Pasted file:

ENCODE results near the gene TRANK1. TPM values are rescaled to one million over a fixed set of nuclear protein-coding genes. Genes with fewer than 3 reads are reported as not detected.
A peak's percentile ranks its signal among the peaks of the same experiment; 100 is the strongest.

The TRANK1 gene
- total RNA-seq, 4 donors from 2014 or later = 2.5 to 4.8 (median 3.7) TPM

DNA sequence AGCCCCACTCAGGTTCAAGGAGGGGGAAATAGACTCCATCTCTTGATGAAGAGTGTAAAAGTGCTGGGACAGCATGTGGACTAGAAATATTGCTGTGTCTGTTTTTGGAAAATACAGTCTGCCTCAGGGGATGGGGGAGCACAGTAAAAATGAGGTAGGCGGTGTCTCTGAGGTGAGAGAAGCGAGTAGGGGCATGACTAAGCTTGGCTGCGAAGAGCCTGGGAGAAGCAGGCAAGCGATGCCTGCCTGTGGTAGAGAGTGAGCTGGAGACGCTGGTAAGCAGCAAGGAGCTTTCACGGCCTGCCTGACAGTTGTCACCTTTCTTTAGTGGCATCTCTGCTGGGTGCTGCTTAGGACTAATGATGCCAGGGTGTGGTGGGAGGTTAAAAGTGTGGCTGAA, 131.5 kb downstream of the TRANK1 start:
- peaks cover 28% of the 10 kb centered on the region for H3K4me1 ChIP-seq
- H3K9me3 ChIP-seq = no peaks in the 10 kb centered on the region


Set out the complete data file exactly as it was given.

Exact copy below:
ENCODE results near the gene TRANK1. TPM values are rescaled to one million over a fixed set of nuclear protein-coding genes. Genes with fewer than 3 reads are reported as not detected.
A peak's percentile ranks its signal among the peaks of the same experiment; 100 is the strongest.

The TRANK1 gene
- total RNA-seq, 4 donors from 2014 or later = 2.5 to 4.8 (median 3.7) TPM

DNA sequence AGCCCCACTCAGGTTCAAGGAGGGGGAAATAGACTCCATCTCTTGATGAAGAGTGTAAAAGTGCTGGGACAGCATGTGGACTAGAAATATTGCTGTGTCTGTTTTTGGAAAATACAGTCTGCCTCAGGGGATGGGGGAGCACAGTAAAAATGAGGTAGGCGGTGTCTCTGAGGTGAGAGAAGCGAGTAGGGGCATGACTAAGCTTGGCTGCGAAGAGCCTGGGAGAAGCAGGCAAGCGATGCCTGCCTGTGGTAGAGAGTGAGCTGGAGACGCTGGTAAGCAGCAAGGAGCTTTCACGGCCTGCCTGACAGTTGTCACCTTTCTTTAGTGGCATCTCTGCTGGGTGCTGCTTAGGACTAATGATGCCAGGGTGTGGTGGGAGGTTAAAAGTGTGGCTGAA, 131.5 kb downstream of the TRANK1 start:
- peaks cover 28% of the 10 kb centered on the region for H3K4me1 ChIP-seq
- H3K9me3 ChIP-seq = no peaks in the 10 kb centered on the region